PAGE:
Liona the Bird Person Helps a Weary Traveler Navigate Through the Labyrinth Forest

  Here is a new mixed media painting I made using acrylic paints and Fall leaves. It is about 23 inches long and 18 inches wide.


    For thousands of years, the only people who could accurately navigate their way through the Labyrinth Forest were the bird people. The Labyrinth Forest is full of tricks and illusions naturally orchestrated by the magic within the forest. Most people who wander into the forest- either purposely or on accident- never emerge from the forested depths  Light breaking between the trees may look like an exit from the forest, but any traveler will discover it is actually another turn into more trees. But the bird people have lived in the Labyrinth Forest for so long, that it is in their blood to know the forest. A baby bird person could crawl toward an exit easier than the wisest of non-bird people. Some of the bird people resent every other type of person expecting them to help them through the forest. They feel it is not their responsibility to help others through the forest, and if the forest wanted these outsiders to pass through, the forest would show them the way. But Liona believes that every one has the right to travel through the forest. Many people living on the lands on the outside of the forest would have to travel around the forest in order to get to different villages. This would easily take them years because the forest is so long that traveling around it is not an easy task. But traveling through the forest takes only a month or two. Today, Liona is helping a weary traveler named Marie. For the month of travel, Marie lives inside a leaf monster. She mustn't leave the monster even to get a fresh breath of air. The air in the forest has a way of lodging itself inside a person and changing them. People who have exited their leaf monsters despite the warnings of the bird people become consumed with an overwhelming urge to explore the forest. They runaway from the navigating bird person and the leaf monster but quickly become lost. After this, there is no hope for them. They are just another wandering lost soul. Sometimes the bird people run into these lost travelers but usually after time spent in the forest air, these travelers are mad. Marie is a cautious person and will not leave her leaf monster. She feels frightened just looking outside the window. But she has a sick sister in the village across the forest. Her sister may die of consumption and she must see her before she passes. Marie hopes that she will be able to cure her sister. Most Bird People can also see the future. So Liona already knows Marie's sister will not survive her illness. But she cannot tell Marie this. She must let Marie find out on her own.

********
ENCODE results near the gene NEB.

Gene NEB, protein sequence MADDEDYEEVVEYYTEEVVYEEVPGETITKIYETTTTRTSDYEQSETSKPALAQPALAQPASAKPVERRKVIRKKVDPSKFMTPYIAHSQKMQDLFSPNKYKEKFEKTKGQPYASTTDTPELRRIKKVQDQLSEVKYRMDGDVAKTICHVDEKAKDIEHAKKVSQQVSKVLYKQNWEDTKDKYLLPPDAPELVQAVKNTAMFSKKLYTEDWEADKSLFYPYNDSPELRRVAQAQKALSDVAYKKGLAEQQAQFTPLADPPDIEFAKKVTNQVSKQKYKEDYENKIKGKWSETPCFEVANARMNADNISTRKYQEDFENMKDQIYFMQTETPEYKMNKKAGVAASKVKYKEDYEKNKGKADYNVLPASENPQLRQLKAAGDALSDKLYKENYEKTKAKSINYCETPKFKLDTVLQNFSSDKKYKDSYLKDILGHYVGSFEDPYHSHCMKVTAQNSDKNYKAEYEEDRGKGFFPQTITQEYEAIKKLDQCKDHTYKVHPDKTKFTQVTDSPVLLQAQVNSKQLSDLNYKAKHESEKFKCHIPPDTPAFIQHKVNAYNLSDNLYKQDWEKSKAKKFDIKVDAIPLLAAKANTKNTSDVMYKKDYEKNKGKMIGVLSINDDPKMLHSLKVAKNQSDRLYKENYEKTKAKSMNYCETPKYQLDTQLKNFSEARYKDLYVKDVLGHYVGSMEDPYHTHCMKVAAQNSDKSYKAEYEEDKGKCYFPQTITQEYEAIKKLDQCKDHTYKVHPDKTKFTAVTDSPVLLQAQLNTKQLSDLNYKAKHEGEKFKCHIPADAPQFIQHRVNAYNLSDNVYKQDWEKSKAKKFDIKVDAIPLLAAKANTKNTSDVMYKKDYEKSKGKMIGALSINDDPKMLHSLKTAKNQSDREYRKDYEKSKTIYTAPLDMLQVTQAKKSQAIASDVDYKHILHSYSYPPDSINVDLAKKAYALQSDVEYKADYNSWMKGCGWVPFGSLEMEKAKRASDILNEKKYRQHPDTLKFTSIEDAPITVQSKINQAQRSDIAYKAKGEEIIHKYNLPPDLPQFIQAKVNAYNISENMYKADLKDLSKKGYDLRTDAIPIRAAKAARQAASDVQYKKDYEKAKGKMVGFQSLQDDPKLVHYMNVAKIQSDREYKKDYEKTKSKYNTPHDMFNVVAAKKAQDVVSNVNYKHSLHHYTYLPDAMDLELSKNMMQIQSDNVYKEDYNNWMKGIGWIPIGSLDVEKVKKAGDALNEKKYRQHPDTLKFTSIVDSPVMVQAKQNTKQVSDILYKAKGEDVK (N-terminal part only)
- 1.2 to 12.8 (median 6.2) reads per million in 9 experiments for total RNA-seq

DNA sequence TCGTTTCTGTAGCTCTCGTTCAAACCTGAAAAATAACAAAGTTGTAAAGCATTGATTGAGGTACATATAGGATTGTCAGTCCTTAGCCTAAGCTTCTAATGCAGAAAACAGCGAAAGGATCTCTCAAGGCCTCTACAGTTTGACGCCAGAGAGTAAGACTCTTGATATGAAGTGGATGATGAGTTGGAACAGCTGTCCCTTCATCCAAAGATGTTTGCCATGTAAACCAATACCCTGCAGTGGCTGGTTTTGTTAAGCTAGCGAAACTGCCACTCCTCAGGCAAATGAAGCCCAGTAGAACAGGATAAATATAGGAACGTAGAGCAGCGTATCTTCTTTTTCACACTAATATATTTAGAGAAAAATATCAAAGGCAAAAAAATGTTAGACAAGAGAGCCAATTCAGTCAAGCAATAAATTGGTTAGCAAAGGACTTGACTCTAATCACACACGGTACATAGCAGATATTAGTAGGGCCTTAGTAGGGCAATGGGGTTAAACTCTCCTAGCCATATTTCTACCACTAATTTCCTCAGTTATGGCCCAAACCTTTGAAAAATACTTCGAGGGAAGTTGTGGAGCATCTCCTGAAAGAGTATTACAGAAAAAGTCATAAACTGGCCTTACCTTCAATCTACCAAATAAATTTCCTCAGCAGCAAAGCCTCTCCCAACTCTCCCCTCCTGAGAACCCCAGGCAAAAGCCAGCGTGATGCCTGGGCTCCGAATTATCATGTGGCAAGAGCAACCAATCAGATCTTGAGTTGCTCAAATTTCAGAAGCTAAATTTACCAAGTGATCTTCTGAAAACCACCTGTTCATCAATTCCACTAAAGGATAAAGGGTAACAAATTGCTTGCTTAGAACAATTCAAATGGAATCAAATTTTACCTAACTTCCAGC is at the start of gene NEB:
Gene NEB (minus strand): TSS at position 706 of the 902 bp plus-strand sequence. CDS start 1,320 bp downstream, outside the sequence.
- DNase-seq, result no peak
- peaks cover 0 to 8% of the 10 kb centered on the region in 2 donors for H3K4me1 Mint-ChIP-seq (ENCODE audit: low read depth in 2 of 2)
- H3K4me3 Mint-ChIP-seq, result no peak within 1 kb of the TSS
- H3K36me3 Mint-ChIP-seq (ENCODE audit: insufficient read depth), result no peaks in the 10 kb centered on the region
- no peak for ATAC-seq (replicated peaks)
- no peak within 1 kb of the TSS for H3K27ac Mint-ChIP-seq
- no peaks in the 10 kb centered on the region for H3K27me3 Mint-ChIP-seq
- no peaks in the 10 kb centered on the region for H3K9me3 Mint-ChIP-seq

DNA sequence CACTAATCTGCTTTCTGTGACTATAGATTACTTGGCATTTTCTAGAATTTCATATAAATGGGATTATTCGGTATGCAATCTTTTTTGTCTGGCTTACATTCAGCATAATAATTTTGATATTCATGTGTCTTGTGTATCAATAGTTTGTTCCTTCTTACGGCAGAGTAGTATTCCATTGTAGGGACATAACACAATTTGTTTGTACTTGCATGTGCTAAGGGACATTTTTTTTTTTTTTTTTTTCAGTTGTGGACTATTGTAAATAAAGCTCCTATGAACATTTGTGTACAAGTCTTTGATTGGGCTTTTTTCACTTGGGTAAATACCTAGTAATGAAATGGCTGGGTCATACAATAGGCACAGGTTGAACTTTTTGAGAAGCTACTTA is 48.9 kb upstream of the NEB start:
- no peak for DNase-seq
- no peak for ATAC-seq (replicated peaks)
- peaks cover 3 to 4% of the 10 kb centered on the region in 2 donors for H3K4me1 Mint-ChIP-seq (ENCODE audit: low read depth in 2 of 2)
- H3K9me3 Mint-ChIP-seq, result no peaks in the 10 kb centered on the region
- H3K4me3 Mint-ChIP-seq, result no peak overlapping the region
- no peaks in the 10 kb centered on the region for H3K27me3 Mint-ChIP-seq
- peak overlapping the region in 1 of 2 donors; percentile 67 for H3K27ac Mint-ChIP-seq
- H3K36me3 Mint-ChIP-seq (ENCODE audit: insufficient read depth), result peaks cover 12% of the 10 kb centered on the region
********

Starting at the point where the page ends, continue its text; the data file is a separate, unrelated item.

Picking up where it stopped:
Leaf Monster

Marie

Liona

Friday, November 23, 2012

A Walk Through A Land of Golden Sunlight, Red Leaves, and Shadows That Stretch as Far as the Eye Can See

   I took a walk in the late afternoon/early evening on a recent Fall evening, which combined two of my favorite times: Mid-fall when all the leaves have changed color but haven't yet fallen and early evening which always has beautiful lighting and a pleasing way of distorting shadows.
















  Yesterday my friend told me about vintage cheating methods of the Tour De France. Of course cheating athletes these days use steroids and other performance enhancing drugs which is quite dull compared to the inventive means of cheating old timey athletes had to employ. One method my friend told me about involved fishing string being tied one end to the back of a car while the other end a was tied to a cork. The bike riders would hold the piece of cork in their mouth and then get pulled long by the car. I do not condone cheating, but there is something about the ingenuity of this idea that really cracks me up. Other things that cheaters did were take car rides or even train rides toward the finish line. In one Tour De France, the person who was originally crowned fifth place ascended to the first place position because the four contenders in the spots ahead of him were all disqualified for cheating. That must have been quite exciting for that fifth place winner. I think someone should make a movie in the style of a 1920's slapstick- in the visual and humor aesthetic of Buster Keaten- all about the Tour De France and the various methods of cheating contestants have used.

Thursday, November 22, 2012

Gourds: Autumns Treasures

   Happy Thanksgiving! I am planning on spending the first half of my day cooking. I am going to make green bean cassarole, vegetarian stuffing, candied yams, vegetarian gravy and an apple pie. I hope I am not being to ambitious and that I will have time to make all of this.